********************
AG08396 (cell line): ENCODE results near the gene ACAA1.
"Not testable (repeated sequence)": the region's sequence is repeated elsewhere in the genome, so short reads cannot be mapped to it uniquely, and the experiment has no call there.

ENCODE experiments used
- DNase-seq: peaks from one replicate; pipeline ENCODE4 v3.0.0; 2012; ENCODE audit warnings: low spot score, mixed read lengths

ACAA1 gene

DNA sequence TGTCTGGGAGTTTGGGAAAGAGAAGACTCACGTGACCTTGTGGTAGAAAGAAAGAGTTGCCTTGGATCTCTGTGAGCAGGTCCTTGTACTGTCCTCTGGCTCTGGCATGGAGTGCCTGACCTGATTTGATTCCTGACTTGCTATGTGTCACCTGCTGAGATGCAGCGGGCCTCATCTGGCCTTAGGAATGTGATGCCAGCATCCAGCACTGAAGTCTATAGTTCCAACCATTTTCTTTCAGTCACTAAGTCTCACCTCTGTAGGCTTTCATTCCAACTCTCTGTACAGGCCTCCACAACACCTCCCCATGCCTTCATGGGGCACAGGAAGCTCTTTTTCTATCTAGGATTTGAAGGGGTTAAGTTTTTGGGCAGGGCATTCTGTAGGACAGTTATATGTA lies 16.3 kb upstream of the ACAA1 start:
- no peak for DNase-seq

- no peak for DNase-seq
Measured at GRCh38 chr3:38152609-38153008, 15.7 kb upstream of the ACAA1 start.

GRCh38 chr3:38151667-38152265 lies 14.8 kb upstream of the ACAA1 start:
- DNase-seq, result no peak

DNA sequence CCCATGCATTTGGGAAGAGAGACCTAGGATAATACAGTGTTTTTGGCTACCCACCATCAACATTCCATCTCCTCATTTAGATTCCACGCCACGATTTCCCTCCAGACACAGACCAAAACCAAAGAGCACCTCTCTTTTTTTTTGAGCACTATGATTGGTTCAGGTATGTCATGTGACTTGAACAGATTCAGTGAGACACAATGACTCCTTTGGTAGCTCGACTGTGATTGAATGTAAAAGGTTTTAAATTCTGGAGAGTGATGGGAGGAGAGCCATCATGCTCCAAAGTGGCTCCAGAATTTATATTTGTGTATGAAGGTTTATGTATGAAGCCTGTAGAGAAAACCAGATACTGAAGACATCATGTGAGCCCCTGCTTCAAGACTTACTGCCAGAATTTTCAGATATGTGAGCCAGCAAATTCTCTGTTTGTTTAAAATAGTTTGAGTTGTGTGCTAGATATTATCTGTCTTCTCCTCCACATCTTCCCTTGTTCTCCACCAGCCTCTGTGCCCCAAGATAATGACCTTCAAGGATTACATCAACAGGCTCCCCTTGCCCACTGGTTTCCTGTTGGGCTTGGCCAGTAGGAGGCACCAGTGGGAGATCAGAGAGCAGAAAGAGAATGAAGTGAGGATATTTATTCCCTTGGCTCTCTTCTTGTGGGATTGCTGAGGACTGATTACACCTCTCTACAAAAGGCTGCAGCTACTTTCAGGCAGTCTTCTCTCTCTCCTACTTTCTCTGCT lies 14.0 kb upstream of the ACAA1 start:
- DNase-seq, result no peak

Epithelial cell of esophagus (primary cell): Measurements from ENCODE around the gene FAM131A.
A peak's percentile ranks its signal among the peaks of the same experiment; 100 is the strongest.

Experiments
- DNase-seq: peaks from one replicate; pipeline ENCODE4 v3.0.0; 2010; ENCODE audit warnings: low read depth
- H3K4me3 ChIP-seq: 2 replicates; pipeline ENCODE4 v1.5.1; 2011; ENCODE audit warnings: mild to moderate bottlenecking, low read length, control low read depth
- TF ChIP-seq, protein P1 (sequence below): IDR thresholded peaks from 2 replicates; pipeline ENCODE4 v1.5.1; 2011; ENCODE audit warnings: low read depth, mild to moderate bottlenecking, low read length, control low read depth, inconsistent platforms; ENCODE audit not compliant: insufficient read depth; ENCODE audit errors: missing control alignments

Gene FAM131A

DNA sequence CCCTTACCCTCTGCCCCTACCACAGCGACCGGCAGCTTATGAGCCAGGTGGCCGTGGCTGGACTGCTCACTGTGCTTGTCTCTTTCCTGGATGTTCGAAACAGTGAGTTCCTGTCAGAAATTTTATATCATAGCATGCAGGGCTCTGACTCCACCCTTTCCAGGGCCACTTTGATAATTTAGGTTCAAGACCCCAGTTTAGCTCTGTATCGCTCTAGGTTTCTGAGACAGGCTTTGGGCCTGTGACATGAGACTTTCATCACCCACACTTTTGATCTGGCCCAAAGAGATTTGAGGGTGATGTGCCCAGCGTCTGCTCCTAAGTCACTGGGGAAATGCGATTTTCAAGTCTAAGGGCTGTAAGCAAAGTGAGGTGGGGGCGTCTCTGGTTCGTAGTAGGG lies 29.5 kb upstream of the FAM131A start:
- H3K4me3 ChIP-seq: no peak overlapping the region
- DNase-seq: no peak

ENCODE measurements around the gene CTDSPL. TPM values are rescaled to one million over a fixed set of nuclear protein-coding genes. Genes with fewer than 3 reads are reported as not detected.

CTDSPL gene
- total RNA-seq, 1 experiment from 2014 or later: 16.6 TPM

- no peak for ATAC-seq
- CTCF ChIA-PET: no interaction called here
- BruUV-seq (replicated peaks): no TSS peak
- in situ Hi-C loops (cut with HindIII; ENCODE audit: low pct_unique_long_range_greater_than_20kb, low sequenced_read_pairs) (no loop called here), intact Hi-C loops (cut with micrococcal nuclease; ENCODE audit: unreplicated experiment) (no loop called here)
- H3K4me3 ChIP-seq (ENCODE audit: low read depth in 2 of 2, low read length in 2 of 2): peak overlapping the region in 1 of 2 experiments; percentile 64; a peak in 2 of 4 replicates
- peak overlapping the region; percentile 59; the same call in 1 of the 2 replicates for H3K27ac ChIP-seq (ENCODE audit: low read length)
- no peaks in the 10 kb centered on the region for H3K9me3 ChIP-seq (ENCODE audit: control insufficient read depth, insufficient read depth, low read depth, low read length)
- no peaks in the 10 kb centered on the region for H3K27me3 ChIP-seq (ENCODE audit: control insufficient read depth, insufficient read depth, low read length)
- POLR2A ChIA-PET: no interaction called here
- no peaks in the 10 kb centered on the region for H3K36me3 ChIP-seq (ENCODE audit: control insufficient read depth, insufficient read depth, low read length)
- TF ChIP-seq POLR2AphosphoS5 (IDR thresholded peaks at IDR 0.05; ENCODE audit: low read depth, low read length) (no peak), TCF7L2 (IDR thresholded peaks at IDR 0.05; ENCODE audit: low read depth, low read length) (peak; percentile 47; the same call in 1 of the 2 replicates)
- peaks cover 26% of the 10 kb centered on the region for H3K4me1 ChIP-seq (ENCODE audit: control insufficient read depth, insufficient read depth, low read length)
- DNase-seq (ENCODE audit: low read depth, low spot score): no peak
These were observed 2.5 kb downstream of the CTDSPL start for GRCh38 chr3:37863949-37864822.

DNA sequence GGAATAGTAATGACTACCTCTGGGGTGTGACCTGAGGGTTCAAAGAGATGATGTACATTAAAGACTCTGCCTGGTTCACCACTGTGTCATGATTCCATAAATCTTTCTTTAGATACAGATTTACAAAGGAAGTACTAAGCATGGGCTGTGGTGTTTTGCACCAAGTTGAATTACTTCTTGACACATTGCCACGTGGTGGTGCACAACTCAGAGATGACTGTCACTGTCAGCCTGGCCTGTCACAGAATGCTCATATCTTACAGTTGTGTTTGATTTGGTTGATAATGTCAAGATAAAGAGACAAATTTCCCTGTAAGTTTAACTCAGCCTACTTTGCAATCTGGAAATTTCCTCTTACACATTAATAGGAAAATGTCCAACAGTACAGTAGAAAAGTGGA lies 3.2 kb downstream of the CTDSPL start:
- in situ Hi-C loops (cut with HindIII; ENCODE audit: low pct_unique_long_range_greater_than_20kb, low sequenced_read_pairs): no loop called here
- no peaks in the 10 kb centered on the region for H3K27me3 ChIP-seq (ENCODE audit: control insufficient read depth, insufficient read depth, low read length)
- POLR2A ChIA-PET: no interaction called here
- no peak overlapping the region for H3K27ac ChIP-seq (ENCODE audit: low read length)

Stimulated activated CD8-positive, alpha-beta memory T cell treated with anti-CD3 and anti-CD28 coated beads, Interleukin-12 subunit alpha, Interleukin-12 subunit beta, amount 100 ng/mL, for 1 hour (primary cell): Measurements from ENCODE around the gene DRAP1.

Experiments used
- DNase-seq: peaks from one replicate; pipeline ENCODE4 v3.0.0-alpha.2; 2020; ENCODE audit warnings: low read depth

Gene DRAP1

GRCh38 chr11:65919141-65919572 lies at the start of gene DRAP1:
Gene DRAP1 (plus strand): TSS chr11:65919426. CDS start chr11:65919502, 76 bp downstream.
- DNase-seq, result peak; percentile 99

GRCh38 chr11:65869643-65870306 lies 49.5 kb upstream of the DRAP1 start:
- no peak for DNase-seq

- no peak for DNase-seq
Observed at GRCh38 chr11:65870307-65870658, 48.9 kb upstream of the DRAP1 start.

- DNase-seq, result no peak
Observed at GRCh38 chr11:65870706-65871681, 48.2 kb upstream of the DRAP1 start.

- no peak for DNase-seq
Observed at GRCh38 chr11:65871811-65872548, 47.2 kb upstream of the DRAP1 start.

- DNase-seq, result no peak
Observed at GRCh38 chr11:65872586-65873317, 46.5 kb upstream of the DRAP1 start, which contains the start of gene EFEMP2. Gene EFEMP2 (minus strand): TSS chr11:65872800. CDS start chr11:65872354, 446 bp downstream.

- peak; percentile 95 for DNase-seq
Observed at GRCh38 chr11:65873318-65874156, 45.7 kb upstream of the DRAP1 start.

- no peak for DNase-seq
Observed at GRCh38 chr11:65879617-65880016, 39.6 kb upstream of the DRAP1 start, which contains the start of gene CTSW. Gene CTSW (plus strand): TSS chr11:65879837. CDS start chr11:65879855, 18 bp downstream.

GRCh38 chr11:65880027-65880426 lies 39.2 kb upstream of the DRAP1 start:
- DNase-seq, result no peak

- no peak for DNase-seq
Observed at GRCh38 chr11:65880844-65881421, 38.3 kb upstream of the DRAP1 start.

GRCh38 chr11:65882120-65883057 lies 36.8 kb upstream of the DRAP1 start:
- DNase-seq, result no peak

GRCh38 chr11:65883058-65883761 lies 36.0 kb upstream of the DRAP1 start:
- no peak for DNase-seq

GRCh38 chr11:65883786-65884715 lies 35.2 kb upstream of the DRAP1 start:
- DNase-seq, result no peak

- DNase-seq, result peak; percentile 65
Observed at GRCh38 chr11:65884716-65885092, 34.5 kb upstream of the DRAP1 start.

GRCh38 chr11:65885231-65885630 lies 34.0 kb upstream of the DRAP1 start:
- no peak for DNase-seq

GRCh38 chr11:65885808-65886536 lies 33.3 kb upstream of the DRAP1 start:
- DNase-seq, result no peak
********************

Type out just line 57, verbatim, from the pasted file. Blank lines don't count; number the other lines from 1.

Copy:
- DNase-seq, result no peak